Remember the post a couple weeks ago directing readers to sign a petition seeking to get the Cowsills a Rock and Roll Hall of Fame nomination? I wrote it after receiving an email from a woman named Marsha Jordan, who identified herself as the president of the Cowsills Fan Club. She asked that I please sign her online petition, and help spread the word.
So I did, both, and wrote back to ask that she return the favor and please let her list know about the Bubblegum Achivement Awards and International Bubblegum Month.
I guess she didn't appreciate my blog post, in which I called the Cowsills "kids" and suggested they had scant chance of being nominated. In response, I got an email lecture on the Cowsill family's many post-adolescent musical achievements, and nothing about the Bubblegum Awards. The Cowsills are featured in both Scram anthologies, so none of this was news to me, or I assume to our readers.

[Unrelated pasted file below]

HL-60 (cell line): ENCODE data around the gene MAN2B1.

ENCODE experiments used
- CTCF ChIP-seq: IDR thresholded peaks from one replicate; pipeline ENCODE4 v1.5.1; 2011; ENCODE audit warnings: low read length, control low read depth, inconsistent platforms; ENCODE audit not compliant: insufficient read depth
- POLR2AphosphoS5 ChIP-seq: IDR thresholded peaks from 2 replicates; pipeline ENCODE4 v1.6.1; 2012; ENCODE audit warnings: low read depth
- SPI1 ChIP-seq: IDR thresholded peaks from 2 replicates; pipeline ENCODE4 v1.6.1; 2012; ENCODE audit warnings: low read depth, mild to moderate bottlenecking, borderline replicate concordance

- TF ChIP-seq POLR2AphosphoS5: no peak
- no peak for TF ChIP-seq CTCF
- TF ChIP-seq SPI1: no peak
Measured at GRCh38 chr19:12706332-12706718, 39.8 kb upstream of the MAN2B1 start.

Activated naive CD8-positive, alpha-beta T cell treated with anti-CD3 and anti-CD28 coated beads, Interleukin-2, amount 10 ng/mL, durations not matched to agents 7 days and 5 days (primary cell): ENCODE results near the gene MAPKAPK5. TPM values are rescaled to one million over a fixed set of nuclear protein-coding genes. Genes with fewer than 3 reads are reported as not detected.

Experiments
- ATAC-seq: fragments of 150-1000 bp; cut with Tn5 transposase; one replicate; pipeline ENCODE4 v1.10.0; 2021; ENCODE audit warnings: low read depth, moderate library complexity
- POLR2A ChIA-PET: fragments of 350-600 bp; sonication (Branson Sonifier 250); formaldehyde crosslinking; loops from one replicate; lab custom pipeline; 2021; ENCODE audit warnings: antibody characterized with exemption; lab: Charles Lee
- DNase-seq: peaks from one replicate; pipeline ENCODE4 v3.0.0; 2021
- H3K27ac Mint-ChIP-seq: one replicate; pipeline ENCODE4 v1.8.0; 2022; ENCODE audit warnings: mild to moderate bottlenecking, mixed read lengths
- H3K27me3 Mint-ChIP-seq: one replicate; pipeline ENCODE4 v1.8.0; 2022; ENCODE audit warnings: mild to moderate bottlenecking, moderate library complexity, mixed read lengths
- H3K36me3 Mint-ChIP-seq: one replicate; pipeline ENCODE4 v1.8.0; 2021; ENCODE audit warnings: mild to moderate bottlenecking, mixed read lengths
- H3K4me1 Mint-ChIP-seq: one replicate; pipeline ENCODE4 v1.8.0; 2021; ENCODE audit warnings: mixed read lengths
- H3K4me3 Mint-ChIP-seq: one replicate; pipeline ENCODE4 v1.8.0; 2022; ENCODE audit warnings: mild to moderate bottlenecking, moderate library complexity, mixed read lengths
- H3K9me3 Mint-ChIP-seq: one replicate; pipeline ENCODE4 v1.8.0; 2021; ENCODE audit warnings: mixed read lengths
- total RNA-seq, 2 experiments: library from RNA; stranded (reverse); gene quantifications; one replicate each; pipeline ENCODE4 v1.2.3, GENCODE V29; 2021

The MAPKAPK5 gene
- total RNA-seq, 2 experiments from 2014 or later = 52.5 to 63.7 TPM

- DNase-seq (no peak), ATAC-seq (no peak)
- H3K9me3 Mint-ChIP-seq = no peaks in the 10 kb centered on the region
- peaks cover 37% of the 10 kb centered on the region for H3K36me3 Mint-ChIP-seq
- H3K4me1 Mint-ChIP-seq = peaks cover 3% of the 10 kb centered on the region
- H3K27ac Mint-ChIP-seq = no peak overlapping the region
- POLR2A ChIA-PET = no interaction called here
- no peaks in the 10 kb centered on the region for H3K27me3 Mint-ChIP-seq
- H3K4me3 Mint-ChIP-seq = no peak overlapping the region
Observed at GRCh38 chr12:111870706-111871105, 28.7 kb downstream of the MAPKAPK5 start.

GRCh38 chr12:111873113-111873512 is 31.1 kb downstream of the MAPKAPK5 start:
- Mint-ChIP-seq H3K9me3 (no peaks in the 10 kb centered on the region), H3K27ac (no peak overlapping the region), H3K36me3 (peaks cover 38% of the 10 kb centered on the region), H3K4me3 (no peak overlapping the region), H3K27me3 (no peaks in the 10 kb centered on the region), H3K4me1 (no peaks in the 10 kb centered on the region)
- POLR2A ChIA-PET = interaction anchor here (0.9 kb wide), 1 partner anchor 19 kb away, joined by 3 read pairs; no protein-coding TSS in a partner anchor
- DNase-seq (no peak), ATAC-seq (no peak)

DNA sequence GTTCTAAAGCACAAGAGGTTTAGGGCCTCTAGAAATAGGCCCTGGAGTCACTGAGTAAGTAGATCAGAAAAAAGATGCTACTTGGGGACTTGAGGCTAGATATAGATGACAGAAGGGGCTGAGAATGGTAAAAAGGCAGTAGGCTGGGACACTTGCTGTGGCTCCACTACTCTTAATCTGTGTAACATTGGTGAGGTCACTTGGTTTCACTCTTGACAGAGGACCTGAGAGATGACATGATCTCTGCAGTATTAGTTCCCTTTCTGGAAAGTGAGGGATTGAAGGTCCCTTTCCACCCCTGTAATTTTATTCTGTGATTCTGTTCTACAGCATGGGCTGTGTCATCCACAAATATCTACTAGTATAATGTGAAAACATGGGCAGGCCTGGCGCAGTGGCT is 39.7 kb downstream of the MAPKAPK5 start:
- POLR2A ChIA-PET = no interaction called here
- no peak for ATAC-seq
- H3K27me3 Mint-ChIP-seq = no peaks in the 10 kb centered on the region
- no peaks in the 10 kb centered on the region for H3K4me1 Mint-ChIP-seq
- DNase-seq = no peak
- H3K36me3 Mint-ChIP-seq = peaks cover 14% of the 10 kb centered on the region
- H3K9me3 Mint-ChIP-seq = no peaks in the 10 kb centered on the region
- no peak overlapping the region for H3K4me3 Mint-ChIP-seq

Y'know, if she had just said "good luck with it, and sorry, but I don't think I want to use the word 'bubblegum' in anything that goes out to my Cowsills list, because they are NOT a bubblegum band" that would have been fine. But she didn't. And I ultimately asked her three times, and which is how many times she ignored me.
A little goodwill and reciprocity goes such a long way. I'm not taking the link to the Cowsills petition down--I'm even linking to it again in this post. It's not the Cowsills' fault that the person representing their fan base lacks common courtesy. But I hope people like Marsha will think twice before they ask others to help promote their pet causes if they are also willing to do anything in return, or to at least respond graciously to a request. Because ultimately none of us has to help spread the word about anything, and it's the ones who drop the ball who make it less fun for all concerned.